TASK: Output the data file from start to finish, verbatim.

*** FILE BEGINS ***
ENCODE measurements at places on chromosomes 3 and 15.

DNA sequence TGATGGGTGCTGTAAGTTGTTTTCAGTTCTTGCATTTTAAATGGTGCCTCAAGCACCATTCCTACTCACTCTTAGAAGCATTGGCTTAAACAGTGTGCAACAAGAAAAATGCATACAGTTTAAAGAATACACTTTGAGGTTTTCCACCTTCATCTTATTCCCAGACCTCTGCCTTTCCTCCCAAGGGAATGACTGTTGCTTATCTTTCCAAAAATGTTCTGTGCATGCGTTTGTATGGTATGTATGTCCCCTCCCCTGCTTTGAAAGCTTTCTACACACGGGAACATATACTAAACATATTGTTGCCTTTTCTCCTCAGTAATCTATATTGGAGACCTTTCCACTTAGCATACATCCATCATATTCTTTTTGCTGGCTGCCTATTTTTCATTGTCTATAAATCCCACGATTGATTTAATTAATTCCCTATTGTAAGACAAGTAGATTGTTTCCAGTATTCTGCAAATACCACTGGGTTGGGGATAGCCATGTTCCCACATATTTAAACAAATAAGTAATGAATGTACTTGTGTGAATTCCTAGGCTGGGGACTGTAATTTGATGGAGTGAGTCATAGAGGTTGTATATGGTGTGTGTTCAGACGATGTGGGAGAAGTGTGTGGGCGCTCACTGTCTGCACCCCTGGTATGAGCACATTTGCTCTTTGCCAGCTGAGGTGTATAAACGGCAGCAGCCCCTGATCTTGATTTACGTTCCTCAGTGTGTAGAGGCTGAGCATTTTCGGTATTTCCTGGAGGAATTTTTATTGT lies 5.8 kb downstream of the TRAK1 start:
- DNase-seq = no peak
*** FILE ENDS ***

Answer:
ENCODE measurements at places on chromosomes 3 and 15.

DNA sequence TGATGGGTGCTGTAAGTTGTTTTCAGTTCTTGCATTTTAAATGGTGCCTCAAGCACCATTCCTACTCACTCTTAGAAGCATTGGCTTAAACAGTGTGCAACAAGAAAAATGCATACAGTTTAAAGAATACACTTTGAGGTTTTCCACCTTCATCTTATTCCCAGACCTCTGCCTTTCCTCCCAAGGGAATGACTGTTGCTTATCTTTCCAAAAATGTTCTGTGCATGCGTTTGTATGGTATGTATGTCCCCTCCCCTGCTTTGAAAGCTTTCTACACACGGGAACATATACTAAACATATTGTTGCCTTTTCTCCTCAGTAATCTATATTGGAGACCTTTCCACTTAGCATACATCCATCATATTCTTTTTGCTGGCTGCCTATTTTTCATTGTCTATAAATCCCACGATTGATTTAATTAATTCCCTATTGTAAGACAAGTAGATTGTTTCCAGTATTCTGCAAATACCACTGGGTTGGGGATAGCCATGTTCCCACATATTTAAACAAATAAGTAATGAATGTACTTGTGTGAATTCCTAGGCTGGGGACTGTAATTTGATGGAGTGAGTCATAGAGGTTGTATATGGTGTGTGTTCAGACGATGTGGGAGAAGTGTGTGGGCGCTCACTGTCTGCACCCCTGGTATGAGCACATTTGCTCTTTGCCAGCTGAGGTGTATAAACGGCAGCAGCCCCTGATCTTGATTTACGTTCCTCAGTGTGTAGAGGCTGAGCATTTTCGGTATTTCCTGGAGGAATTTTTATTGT lies 5.8 kb downstream of the TRAK1 start:
- DNase-seq = no peak